Political analyst Harry Enten writes that Republicans' gains among this key and growing demographic (how well would the GOP need to perform among Hispanics before "progressives" start excluding them from "people of color" statistics?) don't appear to be a flash in the pan, nor are they limited to Texas: 

The Democratic Party's early 2000s dream of an emerging majority based on a diversifying electorate has run into reality. Democrats lost the 2016 presidential election, and they barely won in 2020. Part of their problem was declining support among White voters. But the 2020 election also pointed to another problem: Hispanic voters (who are growing as a portion of the electorate) moving toward the Republican Party. Recent polling -- and now this week's Texas primaries -- show that these Republican gains don't seem to be going away anytime soon. Texas is a heavily Hispanic state relative to the country as a whole. There are 16 counties in Texas where Hispanics make up at least 80% of the citizen voting age population, according to the latest data available from Census Bureau. The county with the highest percentage of Hispanic adult citizens (Starr County) backed now-President Joe Biden by 5 points in 2020, after voting for Hillary Clinton by 60 points four years earlier. (That's not a misprint. It really was a 55-point swing.) ...On the national level, Texas does not seem to be that much of an outlier. While it's not clear that Hispanic Americans have moved even more toward the Republicans relative to how Americans overall are shifting, it's clear that Republicans are holding their gains from 2020.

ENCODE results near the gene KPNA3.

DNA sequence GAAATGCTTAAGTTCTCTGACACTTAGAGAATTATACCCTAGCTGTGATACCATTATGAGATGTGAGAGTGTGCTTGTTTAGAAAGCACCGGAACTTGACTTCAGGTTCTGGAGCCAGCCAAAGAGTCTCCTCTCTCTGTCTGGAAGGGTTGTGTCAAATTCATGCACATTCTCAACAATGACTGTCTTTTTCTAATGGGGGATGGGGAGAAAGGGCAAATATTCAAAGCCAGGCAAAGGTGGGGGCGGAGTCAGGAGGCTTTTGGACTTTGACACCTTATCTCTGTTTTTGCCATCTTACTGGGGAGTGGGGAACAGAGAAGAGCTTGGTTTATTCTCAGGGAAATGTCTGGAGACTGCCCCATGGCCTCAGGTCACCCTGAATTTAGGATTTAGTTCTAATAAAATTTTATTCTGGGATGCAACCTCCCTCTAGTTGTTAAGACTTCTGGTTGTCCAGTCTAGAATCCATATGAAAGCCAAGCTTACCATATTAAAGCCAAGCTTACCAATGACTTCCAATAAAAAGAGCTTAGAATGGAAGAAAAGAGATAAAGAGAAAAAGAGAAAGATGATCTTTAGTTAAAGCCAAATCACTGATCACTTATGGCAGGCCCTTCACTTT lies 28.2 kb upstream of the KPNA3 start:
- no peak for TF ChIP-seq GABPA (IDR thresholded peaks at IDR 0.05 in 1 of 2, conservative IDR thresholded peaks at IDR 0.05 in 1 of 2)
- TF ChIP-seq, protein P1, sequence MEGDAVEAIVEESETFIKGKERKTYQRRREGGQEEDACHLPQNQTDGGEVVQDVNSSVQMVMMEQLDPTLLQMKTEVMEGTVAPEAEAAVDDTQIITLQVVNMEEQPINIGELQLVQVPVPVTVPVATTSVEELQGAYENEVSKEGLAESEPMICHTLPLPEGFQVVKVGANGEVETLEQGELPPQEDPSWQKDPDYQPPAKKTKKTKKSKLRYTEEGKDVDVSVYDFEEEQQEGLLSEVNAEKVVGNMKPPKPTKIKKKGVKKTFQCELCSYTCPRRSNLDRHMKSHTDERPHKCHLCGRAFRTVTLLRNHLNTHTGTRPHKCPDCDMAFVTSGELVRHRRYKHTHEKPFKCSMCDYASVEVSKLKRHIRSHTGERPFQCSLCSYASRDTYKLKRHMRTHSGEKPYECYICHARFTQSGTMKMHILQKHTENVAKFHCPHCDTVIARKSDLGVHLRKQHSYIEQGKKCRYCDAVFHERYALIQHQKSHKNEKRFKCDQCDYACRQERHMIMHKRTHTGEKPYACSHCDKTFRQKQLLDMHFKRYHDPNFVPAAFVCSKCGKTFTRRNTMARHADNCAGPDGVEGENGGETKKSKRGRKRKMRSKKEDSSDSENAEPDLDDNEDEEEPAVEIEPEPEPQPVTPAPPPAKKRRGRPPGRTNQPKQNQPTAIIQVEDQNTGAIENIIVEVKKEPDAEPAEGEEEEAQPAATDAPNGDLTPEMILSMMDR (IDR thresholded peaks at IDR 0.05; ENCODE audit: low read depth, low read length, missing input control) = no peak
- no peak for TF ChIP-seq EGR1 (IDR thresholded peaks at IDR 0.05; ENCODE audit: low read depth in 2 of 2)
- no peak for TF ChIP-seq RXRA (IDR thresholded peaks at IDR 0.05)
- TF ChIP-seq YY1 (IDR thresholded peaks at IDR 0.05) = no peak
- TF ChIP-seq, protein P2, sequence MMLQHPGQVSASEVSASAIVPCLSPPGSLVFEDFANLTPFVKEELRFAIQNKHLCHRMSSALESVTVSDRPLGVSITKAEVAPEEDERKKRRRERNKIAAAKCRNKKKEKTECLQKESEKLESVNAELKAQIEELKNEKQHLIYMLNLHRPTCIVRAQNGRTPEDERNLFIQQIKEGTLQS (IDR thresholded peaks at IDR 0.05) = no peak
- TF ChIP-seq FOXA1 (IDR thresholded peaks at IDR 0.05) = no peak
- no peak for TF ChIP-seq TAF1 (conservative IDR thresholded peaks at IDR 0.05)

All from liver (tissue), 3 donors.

I'll leave you with this


Hispanic Americans don't want open borders chaos, and they aren't interested in the insulting rhetorical games enforced by woke white leftists.